t or a non-negative fixnum.
nil or a real between 0 and 16 (exclusive).
Previous setting of minimal-size-for-gc.
Previous setting of allocation-increase-factor.
minimal-size-for-gc is used to set the minimum allocated bytes in generation 2 that will trigger an automatic GC of generation 2. The special value
t is interpreted as
most-positive-fixnum, and effectively blocks any automatic GC of generation 2. Integers up to 10000 are interpreted as a size in megabytes, while integers above 10000 are interpreted as a size in bytes.
Setting a small threshold causes relatively frequent GCs of generation 2, which is acceptable if each GC is short enough that it does not bother the end user. That may be true if the total allocated (after a GC) in your application is only few 10's of megabytes. You should try to either time a GC of generation 2 by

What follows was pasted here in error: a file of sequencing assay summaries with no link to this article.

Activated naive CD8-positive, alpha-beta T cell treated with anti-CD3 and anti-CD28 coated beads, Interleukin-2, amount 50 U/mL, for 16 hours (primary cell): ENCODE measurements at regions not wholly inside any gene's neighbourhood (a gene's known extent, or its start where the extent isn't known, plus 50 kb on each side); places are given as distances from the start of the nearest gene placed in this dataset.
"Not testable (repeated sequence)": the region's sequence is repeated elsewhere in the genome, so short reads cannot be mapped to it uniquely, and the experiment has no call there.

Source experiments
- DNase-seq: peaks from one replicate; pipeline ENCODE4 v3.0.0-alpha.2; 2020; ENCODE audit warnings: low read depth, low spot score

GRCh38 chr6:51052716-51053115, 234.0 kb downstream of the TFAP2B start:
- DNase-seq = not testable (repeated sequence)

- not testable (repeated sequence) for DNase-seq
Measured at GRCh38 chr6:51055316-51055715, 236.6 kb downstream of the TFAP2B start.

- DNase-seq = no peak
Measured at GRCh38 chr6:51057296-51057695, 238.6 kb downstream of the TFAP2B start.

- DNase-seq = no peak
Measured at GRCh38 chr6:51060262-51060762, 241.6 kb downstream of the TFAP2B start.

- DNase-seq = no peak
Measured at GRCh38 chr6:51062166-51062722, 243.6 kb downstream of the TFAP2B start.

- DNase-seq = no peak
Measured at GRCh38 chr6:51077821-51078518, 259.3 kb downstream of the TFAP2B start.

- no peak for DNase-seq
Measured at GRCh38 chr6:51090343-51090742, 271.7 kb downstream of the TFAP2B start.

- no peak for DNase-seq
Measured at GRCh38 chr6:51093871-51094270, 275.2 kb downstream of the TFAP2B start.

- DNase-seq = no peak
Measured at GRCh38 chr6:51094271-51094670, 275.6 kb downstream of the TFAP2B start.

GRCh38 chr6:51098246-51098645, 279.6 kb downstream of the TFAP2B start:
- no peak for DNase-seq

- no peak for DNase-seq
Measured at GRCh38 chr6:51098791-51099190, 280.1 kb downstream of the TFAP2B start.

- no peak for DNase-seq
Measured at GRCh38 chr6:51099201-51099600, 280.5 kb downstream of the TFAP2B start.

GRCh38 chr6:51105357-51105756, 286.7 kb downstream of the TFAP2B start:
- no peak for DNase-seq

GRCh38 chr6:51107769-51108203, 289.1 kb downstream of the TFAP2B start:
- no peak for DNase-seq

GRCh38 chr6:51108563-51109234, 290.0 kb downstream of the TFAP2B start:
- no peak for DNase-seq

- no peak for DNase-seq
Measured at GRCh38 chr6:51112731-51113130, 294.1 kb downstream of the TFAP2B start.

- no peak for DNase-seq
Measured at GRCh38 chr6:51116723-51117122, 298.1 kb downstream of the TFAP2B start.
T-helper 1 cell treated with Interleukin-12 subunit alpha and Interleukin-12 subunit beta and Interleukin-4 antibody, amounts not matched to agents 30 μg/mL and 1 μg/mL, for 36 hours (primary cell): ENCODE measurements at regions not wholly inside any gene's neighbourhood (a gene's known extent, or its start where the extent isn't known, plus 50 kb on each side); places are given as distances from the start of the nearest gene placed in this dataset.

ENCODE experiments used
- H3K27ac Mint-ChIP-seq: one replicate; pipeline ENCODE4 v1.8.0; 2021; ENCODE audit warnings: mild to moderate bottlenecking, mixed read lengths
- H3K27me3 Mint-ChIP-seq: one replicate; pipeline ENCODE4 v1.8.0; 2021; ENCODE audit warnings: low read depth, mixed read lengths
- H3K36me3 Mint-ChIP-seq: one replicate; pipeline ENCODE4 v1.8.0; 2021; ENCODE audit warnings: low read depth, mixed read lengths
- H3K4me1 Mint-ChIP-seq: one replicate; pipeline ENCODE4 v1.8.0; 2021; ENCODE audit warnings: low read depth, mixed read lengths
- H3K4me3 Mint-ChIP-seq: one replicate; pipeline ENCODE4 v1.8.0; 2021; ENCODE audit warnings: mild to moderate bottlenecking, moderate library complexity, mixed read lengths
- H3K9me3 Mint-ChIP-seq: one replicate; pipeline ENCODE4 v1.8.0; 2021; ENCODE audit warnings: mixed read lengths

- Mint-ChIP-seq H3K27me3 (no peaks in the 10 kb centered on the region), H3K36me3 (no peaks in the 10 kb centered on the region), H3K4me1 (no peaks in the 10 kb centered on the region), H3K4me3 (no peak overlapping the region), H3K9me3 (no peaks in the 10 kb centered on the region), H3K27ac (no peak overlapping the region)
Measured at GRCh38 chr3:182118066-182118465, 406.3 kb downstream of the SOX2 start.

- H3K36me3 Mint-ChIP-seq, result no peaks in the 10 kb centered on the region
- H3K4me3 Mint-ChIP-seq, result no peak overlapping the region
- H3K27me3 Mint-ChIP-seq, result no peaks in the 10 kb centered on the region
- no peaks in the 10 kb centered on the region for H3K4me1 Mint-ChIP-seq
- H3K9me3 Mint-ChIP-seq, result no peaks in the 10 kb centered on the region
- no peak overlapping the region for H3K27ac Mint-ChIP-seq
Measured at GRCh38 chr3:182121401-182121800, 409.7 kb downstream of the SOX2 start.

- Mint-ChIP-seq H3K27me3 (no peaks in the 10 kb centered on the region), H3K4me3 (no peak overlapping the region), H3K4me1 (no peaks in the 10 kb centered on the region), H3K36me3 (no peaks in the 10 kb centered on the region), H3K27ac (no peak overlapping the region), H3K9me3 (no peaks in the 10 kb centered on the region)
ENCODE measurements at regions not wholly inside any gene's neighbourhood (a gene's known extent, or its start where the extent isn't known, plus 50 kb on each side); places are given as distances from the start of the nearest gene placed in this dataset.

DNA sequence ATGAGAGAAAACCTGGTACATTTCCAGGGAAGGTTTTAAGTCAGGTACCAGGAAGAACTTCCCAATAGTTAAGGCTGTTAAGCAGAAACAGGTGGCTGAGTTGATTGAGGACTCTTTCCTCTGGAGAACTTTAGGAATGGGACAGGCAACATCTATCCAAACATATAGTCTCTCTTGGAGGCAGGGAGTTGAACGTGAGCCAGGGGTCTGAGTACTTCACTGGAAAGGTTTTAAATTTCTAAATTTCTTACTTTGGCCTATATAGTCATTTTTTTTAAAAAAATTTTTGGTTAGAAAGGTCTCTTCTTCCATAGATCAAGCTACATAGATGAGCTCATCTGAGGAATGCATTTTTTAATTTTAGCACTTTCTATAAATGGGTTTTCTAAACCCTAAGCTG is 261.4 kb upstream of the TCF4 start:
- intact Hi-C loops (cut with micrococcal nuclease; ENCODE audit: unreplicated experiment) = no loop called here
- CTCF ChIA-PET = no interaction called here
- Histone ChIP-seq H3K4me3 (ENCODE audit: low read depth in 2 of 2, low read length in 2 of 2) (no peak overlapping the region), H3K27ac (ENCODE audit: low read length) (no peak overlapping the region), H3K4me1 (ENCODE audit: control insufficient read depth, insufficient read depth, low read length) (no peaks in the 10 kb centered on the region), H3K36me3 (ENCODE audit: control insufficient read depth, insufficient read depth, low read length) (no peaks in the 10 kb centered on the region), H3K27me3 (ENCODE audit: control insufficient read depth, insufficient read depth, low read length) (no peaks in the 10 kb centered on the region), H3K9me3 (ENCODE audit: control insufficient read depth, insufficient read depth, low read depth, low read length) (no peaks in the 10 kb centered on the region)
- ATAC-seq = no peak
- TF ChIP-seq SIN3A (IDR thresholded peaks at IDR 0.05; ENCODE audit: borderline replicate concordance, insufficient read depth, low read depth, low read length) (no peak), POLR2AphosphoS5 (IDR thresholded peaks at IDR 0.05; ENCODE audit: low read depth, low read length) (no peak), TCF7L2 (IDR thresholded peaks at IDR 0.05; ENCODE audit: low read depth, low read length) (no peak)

(time (gc-generation 2)) on the slowest device to which you target your application, or alternatively try to use the application on such a device with the small threshold settings and see if you notice unacceptable delays.
By contrast, a large threshold causes less frequent GCs of generation 2, which normally causes it to grow more before a GC occurs. As long as LispWorks can get all the memory it needs to perform a copying GC, the time taken to do a GC correlates to the amount of memory that is still alive after (rather then before) the GC. Thus if generation 2 contains mainly "generation leak" objects (see Preventing/reducing GC of generation 2) that are removed by the GC, then each GC would take approximately the same time regardless of how frequently GC occurs. In that situation, doing a GC less frequently results in less time overall. However, if LispWorks fails to get memory from the operating system to do a copying GC, then the GC is done partially by a marking GC, which is slower and less effective. Thus you do not want to increase the threshold "too much". A copying GC needs to increase the memory size by approximately the current amount allocated, but it is difficult to predict how much memory the operating system is ready to give at any point, and it depends on the hardware and operating system. It is therefore difficult to say how much is "too much".
LispWorks User Guide and Reference Manual - 20 Sep 2017